Wednesday, October 27, 2010

Innovation and Job Opportunity in Manufacturing

One of the central points in my new book, 2011 Career Plan: The Best Moves Now for a Solid Future, is that it’s important to upgrade your skills if you want to compete in the economy of 2011. The book has many specific suggestions for how to do this. But maybe you’re wondering why a high level of skill is so important.

It’s because of the current nature of our economy. The days are long past when an American kid fresh off the farm would be put in front of a machine that stamps out auto parts (or something comparable), could learn how to use that machine in a few minutes or hours, and would take home a comfortable paycheck at the end of the week. Those hayseeds-turned-factory-workers are now working in China and other low-wage countries.

But does that mean manufacturing in America is dead? Not at all. Manufacturing was actually one of the first industries to bounce back from the depths of the recession. It has seen its growth slowing in recent months, but no more so than almost all other industries. This week, Ford Motor Company reported that it just had its most profitable quarter ever, netting $1.69 billion and paying down it debt faster than planned.

Innovation is what has kept American manufacturing successful and will allow manufacturing to continue to provide jobs. It’s particularly striking to see how manufacturing compares to other industries in a study (PDF) by the National Science Foundation that looks at innovative products and processes. NSF surveyed 1.5 million for-profit companies and asked them about their practices for the years 2006–08.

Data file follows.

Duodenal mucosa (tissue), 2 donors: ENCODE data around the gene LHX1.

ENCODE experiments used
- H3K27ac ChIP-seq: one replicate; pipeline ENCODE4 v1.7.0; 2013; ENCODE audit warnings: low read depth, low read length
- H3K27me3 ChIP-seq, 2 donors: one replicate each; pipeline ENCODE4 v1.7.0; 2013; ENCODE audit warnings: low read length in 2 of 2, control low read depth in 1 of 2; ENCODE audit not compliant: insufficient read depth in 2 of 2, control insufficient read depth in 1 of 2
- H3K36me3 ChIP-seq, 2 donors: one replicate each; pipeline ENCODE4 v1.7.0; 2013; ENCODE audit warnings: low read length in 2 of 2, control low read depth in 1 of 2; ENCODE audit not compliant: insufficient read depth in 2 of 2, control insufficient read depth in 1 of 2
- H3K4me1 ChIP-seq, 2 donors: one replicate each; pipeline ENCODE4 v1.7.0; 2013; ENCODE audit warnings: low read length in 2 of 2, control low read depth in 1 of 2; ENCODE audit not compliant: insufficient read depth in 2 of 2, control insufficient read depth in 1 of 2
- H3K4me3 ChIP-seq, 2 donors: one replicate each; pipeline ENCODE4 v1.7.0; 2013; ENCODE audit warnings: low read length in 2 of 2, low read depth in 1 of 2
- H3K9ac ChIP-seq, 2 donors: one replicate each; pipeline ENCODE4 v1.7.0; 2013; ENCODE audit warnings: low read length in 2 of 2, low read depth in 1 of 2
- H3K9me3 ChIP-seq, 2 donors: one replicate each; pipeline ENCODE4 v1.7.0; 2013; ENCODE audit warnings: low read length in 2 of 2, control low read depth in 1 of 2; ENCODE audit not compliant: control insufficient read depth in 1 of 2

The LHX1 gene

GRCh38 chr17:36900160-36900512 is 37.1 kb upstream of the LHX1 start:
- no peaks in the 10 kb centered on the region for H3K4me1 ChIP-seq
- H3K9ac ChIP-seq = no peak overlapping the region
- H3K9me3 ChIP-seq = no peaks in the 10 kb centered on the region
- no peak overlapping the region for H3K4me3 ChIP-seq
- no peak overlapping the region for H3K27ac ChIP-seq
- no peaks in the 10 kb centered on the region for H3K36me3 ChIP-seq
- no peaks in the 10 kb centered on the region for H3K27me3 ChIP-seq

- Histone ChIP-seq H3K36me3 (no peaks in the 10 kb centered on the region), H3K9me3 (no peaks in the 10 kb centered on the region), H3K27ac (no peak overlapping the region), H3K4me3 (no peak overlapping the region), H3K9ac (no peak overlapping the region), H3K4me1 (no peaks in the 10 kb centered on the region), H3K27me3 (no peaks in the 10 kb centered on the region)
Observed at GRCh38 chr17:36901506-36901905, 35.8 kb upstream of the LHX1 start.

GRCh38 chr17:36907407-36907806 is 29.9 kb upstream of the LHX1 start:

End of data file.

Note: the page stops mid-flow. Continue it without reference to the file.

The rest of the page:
The study found that “22% of the manufacturing companies introduced product innovations (one or more new or significantly improved good or service) and about 22% introduced process innovations (one or more new or significantly improved method for manufacturing or production; logistics, delivery, or distribution; support activities).” Compare this to the mere 8% that is reported for both kinds of innovation in the nomanufacturing industries.

I’m particularly interested to note that the 22% figure applies to both kinds of innovation. It indicates that the high level of innovation is motivated by more than just the need to compete with low-wage overseas workers. If wage competition were the only issue, American manufacturers would simply be upgrading their processes--for example, using more robots or economies of scale. But American manufacturers are being equally innovative in the products they offer. New products open new markets and draw new purchases from existing markets.

What does this mean for job opportunities? If all the innovation were happening only in manufacturing processes, most of the resulting jobs would be for engineers and engineering technicians. But new product development (NPD) is a multidisciplinary field that also involves marketing managers, technical writers, artists, commercial designers, logistics specialists, cost estimators, and perhaps even anthropologists. (Not long ago I did a presentation for an NPD team, and the most effective presenter that day was an anthropologist.) NPD work is highly collaborative, so it requires excellent people skills and communication skills. It also requires a high level of creativity.

So America’s most innovative industry sector is going to need a wide variety of highly skilled workers. This drives home the most important point in 2011 Career Plan, that today’s economy requires you to hone your skills.

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